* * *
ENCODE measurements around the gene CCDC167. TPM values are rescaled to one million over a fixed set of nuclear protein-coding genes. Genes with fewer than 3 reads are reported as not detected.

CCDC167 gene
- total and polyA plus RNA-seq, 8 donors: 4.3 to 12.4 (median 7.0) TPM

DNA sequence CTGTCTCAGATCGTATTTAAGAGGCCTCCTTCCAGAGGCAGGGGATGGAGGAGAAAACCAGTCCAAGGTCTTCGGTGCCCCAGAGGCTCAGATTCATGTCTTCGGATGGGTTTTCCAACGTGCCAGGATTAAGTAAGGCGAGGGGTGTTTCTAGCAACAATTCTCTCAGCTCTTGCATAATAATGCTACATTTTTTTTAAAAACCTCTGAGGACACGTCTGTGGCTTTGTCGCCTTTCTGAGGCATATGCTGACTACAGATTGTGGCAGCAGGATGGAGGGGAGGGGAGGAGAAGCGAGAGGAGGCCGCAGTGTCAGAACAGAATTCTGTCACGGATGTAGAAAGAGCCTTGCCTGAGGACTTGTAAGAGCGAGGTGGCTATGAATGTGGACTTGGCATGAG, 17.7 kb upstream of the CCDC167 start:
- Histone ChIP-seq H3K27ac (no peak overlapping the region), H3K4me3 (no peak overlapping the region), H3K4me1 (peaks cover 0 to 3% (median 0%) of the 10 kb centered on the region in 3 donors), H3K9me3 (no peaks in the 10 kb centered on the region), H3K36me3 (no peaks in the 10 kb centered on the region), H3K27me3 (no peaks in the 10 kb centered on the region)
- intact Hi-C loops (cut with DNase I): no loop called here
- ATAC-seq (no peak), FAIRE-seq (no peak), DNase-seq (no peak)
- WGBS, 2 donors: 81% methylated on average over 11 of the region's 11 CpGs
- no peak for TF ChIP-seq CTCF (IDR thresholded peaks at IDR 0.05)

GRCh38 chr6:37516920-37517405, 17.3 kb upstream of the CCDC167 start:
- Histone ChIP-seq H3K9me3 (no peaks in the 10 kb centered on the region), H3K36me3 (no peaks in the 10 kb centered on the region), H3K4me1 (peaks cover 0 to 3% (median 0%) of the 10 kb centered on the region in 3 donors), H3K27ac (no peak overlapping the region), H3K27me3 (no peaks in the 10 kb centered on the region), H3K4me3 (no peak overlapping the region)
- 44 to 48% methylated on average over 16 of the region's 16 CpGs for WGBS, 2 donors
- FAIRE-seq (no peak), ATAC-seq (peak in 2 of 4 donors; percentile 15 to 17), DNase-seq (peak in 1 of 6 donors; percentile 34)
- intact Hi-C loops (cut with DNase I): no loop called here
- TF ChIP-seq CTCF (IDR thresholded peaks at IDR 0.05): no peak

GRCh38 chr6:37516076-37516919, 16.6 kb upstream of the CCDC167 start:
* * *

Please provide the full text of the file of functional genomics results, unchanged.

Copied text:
ENCODE measurements around the gene CCDC167. TPM values are rescaled to one million over a fixed set of nuclear protein-coding genes. Genes with fewer than 3 reads are reported as not detected.

CCDC167 gene
- total and polyA plus RNA-seq, 8 donors: 4.3 to 12.4 (median 7.0) TPM

DNA sequence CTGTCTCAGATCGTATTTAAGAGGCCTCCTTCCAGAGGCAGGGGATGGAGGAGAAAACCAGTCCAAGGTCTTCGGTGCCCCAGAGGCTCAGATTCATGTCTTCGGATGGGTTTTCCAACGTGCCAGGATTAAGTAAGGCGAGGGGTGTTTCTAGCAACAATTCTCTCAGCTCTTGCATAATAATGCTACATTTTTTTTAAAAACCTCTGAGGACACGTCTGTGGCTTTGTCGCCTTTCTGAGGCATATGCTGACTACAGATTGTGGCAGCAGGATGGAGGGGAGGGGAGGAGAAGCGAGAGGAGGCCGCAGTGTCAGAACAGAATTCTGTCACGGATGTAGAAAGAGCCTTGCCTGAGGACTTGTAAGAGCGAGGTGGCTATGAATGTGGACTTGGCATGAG, 17.7 kb upstream of the CCDC167 start:
- Histone ChIP-seq H3K27ac (no peak overlapping the region), H3K4me3 (no peak overlapping the region), H3K4me1 (peaks cover 0 to 3% (median 0%) of the 10 kb centered on the region in 3 donors), H3K9me3 (no peaks in the 10 kb centered on the region), H3K36me3 (no peaks in the 10 kb centered on the region), H3K27me3 (no peaks in the 10 kb centered on the region)
- intact Hi-C loops (cut with DNase I): no loop called here
- ATAC-seq (no peak), FAIRE-seq (no peak), DNase-seq (no peak)
- WGBS, 2 donors: 81% methylated on average over 11 of the region's 11 CpGs
- no peak for TF ChIP-seq CTCF (IDR thresholded peaks at IDR 0.05)

GRCh38 chr6:37516920-37517405, 17.3 kb upstream of the CCDC167 start:
- Histone ChIP-seq H3K9me3 (no peaks in the 10 kb centered on the region), H3K36me3 (no peaks in the 10 kb centered on the region), H3K4me1 (peaks cover 0 to 3% (median 0%) of the 10 kb centered on the region in 3 donors), H3K27ac (no peak overlapping the region), H3K27me3 (no peaks in the 10 kb centered on the region), H3K4me3 (no peak overlapping the region)
- 44 to 48% methylated on average over 16 of the region's 16 CpGs for WGBS, 2 donors
- FAIRE-seq (no peak), ATAC-seq (peak in 2 of 4 donors; percentile 15 to 17), DNase-seq (peak in 1 of 6 donors; percentile 34)
- intact Hi-C loops (cut with DNase I): no loop called here
- TF ChIP-seq CTCF (IDR thresholded peaks at IDR 0.05): no peak

GRCh38 chr6:37516076-37516919, 16.6 kb upstream of the CCDC167 start: